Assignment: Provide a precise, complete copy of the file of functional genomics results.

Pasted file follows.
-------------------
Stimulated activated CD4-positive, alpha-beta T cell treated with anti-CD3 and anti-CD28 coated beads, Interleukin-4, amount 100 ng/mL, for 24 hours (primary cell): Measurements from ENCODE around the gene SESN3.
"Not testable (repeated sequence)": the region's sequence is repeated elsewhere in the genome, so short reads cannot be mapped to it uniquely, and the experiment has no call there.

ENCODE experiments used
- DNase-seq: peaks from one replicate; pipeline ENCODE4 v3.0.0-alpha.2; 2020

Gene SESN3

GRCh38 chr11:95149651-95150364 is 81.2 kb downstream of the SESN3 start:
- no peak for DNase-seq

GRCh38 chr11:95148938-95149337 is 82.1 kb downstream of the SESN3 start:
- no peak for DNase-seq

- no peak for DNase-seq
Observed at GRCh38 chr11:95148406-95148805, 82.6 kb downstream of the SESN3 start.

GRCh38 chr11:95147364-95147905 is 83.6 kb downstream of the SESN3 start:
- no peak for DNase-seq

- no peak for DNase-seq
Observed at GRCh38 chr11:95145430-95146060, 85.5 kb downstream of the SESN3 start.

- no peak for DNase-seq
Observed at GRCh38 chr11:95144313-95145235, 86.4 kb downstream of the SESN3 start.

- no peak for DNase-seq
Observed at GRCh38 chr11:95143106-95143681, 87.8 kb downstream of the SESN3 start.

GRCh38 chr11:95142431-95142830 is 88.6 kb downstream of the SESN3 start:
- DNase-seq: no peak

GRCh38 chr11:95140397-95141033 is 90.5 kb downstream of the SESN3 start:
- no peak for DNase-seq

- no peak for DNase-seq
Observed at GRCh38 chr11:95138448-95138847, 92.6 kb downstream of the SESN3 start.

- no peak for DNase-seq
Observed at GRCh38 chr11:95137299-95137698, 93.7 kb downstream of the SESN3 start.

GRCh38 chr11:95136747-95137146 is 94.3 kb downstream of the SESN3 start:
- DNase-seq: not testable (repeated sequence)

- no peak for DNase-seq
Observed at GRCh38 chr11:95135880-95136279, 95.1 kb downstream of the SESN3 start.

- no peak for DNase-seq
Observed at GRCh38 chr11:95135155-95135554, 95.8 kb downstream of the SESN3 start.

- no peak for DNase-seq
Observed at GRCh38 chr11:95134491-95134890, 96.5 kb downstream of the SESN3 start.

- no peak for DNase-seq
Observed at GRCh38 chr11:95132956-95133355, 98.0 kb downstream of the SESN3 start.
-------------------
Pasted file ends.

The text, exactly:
Stimulated activated CD4-positive, alpha-beta T cell treated with anti-CD3 and anti-CD28 coated beads, Interleukin-4, amount 100 ng/mL, for 24 hours (primary cell): Measurements from ENCODE around the gene SESN3.
"Not testable (repeated sequence)": the region's sequence is repeated elsewhere in the genome, so short reads cannot be mapped to it uniquely, and the experiment has no call there.

ENCODE experiments used
- DNase-seq: peaks from one replicate; pipeline ENCODE4 v3.0.0-alpha.2; 2020

Gene SESN3

GRCh38 chr11:95149651-95150364 is 81.2 kb downstream of the SESN3 start:
- no peak for DNase-seq

GRCh38 chr11:95148938-95149337 is 82.1 kb downstream of the SESN3 start:
- no peak for DNase-seq

- no peak for DNase-seq
Observed at GRCh38 chr11:95148406-95148805, 82.6 kb downstream of the SESN3 start.

GRCh38 chr11:95147364-95147905 is 83.6 kb downstream of the SESN3 start:
- no peak for DNase-seq

- no peak for DNase-seq
Observed at GRCh38 chr11:95145430-95146060, 85.5 kb downstream of the SESN3 start.

- no peak for DNase-seq
Observed at GRCh38 chr11:95144313-95145235, 86.4 kb downstream of the SESN3 start.

- no peak for DNase-seq
Observed at GRCh38 chr11:95143106-95143681, 87.8 kb downstream of the SESN3 start.

GRCh38 chr11:95142431-95142830 is 88.6 kb downstream of the SESN3 start:
- DNase-seq: no peak

GRCh38 chr11:95140397-95141033 is 90.5 kb downstream of the SESN3 start:
- no peak for DNase-seq

- no peak for DNase-seq
Observed at GRCh38 chr11:95138448-95138847, 92.6 kb downstream of the SESN3 start.

- no peak for DNase-seq
Observed at GRCh38 chr11:95137299-95137698, 93.7 kb downstream of the SESN3 start.

GRCh38 chr11:95136747-95137146 is 94.3 kb downstream of the SESN3 start:
- DNase-seq: not testable (repeated sequence)

- no peak for DNase-seq
Observed at GRCh38 chr11:95135880-95136279, 95.1 kb downstream of the SESN3 start.

- no peak for DNase-seq
Observed at GRCh38 chr11:95135155-95135554, 95.8 kb downstream of the SESN3 start.

- no peak for DNase-seq
Observed at GRCh38 chr11:95134491-95134890, 96.5 kb downstream of the SESN3 start.

- no peak for DNase-seq
Observed at GRCh38 chr11:95132956-95133355, 98.0 kb downstream of the SESN3 start.